“A Church Like Jesus: Worship” by Rev. Cody Sandahl – October 8, 2017

Rev. Cody Sandahl
Rev. Cody Sandahl
"A Church Like Jesus: Worship" by Rev. Cody Sandahl - October 8, 2017

Lay Reader = Luke 24:22-35

22Moreover, some women of our group astounded us. They were at the tomb early this morning, 23and when they did not find his body there, they came back and told us that they had indeed seen a vision of angels who said that he was alive. 24Some of those who were with us went to the tomb and found it just as the women had said; but they did not see him.” 25Then he said to them, “Oh, how foolish you are, and how slow of heart to believe all that the prophets have declared! 26Was it not necessary that the Messiah should suffer these things and then enter into his glory?” 27Then beginning with Moses and all the prophets, he interpreted to them the things about himself in all the scriptures. 28As they came near the village to which they were going, he walked ahead as if he were going on. 29But they urged him strongly, saying, “Stay with us, because it is almost evening and the day is now nearly over.” So he went in to stay with them. 30When he was at the table with them, he took bread, blessed and broke it, and gave it to them. 31Then their eyes were opened, and they recognized him; and he vanished from their sight. 32They said to each other, “Were not our hearts burning within us while he was talking to us on the road, while he was opening the scriptures to us?” 33That same hour they got up and returned to Jerusalem; and they found the eleven and their companions gathered together. 34They were saying, “The Lord has risen indeed, and he has appeared to Simon!” 35Then they told what had happened on the road, and how he had been made known to them in the breaking of the bread.


Well it’s good to be back with you after two weeks. We are continuing our series looking at the key ministries of Jesus as we ask how we can pattern our church and our lives on those key ministries. We’ve heard about Jesus’ habit of invitation, his creative communication, and his powerful first impressions. Today we are looking at Jesus’ worship.

As with the other key ministries of Jesus, he wasn’t like everyone else in his worship. He astounded people at every turn! He taught with power and authority. He prayed to God on a personal, intimate level. He celebrated with gusto – people wondered why Jesus and his disciples were having so much fun! Luckily for us, we don’t really hear about Jesus sacrificing goats and doves, so we don’t have to setup a tarp up here under the Communion table to worship like Jesus. But if not goats and doves, how did Jesus worship? And how did he talk about worship?

John 4:7-26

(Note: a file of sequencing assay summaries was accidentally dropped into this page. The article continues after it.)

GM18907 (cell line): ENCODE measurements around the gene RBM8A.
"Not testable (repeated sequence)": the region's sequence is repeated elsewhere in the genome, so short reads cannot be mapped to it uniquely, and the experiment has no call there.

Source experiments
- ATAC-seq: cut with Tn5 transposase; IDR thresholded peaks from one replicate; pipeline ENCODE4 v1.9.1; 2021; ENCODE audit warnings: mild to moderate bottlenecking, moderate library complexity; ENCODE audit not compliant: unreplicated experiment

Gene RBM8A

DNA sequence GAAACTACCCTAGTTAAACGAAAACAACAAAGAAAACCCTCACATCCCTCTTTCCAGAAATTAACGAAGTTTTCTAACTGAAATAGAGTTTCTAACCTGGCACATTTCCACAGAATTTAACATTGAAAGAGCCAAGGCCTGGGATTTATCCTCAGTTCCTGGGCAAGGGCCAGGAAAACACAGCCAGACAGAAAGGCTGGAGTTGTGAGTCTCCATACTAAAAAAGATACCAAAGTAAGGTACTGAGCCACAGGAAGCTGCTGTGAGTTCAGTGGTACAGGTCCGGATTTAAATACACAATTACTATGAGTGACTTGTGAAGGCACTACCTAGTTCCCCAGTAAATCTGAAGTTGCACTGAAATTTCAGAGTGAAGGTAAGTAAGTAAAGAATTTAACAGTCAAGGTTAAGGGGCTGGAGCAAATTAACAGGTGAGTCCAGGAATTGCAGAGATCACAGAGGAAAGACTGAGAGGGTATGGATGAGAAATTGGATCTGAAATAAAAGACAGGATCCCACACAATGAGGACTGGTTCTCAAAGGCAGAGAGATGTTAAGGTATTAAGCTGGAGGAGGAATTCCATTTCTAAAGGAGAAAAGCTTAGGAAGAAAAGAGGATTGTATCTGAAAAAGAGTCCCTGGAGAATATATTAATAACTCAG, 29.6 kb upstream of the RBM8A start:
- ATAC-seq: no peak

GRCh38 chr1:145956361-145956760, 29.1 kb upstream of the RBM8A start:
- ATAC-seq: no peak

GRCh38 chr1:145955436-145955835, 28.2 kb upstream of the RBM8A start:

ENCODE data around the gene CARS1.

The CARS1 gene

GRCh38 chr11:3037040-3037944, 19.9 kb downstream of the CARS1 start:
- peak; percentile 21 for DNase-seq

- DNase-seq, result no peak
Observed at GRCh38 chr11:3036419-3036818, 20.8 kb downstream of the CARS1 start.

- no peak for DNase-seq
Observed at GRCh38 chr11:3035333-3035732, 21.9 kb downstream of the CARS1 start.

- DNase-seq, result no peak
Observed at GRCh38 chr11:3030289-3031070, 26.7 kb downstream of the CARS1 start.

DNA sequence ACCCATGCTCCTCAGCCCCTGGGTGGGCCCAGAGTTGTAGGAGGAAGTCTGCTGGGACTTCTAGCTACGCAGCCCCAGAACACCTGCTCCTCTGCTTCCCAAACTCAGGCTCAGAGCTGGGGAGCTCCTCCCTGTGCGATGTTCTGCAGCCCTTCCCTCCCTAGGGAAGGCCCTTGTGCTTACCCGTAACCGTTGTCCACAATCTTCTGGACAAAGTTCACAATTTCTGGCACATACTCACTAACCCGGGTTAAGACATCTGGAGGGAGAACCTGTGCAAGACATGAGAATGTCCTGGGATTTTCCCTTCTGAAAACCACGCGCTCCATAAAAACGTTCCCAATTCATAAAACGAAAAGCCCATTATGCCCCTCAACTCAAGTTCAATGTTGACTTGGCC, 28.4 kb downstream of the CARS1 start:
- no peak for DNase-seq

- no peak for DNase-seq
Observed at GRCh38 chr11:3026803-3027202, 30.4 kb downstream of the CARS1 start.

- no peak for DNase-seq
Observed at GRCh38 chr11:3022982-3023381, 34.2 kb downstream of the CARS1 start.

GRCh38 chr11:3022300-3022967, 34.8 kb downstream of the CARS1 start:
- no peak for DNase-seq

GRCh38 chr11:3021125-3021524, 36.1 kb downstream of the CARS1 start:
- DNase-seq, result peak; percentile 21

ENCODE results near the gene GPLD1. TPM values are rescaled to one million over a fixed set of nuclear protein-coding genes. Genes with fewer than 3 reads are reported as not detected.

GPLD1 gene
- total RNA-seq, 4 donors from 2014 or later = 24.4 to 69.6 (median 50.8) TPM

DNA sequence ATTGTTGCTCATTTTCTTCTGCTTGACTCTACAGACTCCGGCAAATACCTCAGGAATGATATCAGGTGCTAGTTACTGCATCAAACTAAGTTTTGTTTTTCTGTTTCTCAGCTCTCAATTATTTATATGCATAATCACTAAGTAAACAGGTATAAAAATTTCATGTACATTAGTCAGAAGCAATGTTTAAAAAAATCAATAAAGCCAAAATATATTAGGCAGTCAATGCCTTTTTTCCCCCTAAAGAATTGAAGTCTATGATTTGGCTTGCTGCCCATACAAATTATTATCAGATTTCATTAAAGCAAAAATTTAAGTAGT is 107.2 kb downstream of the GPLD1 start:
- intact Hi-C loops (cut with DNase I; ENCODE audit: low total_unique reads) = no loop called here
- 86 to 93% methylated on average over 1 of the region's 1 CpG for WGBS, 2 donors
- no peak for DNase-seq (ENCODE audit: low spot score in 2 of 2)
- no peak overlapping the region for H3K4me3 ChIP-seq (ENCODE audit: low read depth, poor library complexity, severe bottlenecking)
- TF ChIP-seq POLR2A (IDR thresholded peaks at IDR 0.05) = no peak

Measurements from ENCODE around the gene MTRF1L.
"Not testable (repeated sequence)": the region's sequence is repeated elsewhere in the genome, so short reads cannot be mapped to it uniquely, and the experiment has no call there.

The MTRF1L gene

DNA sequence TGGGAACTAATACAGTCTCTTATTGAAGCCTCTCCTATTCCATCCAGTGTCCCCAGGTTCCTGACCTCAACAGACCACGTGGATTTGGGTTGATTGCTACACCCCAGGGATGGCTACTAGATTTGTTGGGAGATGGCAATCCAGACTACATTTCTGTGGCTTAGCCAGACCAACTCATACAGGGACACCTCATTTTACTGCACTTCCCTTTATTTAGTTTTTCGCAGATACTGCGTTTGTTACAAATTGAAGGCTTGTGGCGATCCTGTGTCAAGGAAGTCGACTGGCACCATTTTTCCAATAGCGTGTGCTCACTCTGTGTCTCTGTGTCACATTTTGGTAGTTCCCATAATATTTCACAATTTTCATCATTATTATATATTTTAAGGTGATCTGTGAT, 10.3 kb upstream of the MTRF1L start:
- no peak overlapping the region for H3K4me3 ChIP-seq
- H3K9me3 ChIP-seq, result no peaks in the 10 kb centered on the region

7A Samaritan woman came to draw water, and Jesus said to her, “Give me a drink.” 8(His disciples had gone to the city to buy food.) 9The Samaritan woman said to him, “How is it that you, a Jew, ask a drink of me, a woman of Samaria?” (Jews do not share things in common with Samaritans.) 10Jesus answered her, “If you knew the gift of God, and who it is that is saying to you, ‘Give me a drink,’ you would have asked him, and he would have given you living water.” 11The woman said to him, “Sir, you have no bucket, and the well is deep. Where do you get that living water? 12Are you greater than our ancestor Jacob, who gave us the well, and with his sons and his flocks drank from it?” 13Jesus said to her, “Everyone who drinks of this water will be thirsty again, 14but those who drink of the water that I will give them will never be thirsty. The water that I will give will become in them a spring of water gushing up to eternal life.” 15The woman said to him, “Sir, give me this water, so that I may never be thirsty or have to keep coming here to draw water.” 16Jesus said to her, “Go, call your husband, and come back.” 17The woman answered him, “I have no husband.” Jesus said to her, “You are right in saying, ‘I have no husband’; 18for you have had five husbands, and the one you have now is not your husband. What you have said is true!”19The woman said to him, “Sir, I see that you are a prophet. 20Our ancestors worshiped on this mountain, but you say that the place where people must worship is in Jerusalem.” 21Jesus said to her, “Woman, believe me, the hour is coming when you will worship the Father neither on this mountain nor in Jerusalem. 22You worship what you do not know; we worship what we know, for salvation is from the Jews. 23But the hour is coming, and is now here, when the true worshipers will worship the Father in spirit and truth, for the Father seeks such as these to worship him. 24God is spirit, and those who worship him must worship in spirit and truth.” 25The woman said to him, “I know that Messiah is coming” (who is called Christ). “When he comes, he will proclaim all things to us.”26Jesus said to her, “I am he, the one who is speaking to you.”